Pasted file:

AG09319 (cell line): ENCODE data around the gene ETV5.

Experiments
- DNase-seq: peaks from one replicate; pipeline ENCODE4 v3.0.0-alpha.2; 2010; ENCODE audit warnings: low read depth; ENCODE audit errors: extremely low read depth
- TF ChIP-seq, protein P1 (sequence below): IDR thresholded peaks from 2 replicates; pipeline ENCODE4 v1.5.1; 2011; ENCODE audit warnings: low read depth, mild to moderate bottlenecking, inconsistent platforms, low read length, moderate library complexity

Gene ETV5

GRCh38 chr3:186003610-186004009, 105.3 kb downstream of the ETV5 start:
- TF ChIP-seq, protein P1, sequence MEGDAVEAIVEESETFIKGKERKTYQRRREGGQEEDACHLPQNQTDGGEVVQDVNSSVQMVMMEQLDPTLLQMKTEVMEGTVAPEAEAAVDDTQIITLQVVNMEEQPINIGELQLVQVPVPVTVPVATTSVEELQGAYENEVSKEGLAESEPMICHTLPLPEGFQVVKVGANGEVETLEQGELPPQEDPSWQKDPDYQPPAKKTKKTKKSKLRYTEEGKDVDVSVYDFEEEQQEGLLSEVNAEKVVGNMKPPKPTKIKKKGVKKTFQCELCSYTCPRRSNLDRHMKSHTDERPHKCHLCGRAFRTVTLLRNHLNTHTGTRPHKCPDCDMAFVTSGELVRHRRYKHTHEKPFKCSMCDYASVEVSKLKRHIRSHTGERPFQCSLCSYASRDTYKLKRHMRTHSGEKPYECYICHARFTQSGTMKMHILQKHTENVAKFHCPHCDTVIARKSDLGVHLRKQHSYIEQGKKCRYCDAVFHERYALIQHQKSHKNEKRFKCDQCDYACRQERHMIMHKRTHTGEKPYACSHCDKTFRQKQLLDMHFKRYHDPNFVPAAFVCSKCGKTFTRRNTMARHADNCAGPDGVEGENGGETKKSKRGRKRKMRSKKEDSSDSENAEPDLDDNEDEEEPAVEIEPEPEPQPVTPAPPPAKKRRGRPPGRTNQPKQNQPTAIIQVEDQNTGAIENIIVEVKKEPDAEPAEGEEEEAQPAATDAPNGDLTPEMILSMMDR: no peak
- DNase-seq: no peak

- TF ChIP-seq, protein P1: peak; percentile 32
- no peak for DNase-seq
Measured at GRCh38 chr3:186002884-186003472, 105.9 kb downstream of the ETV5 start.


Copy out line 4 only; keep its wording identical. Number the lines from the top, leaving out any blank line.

- TF ChIP-seq, protein P1 (sequence below): IDR thresholded peaks from 2 replicates; pipeline ENCODE4 v1.5.1; 2011; ENCODE audit warnings: low read depth, mild to moderate bottlenecking, inconsistent platforms, low read length, moderate library complexity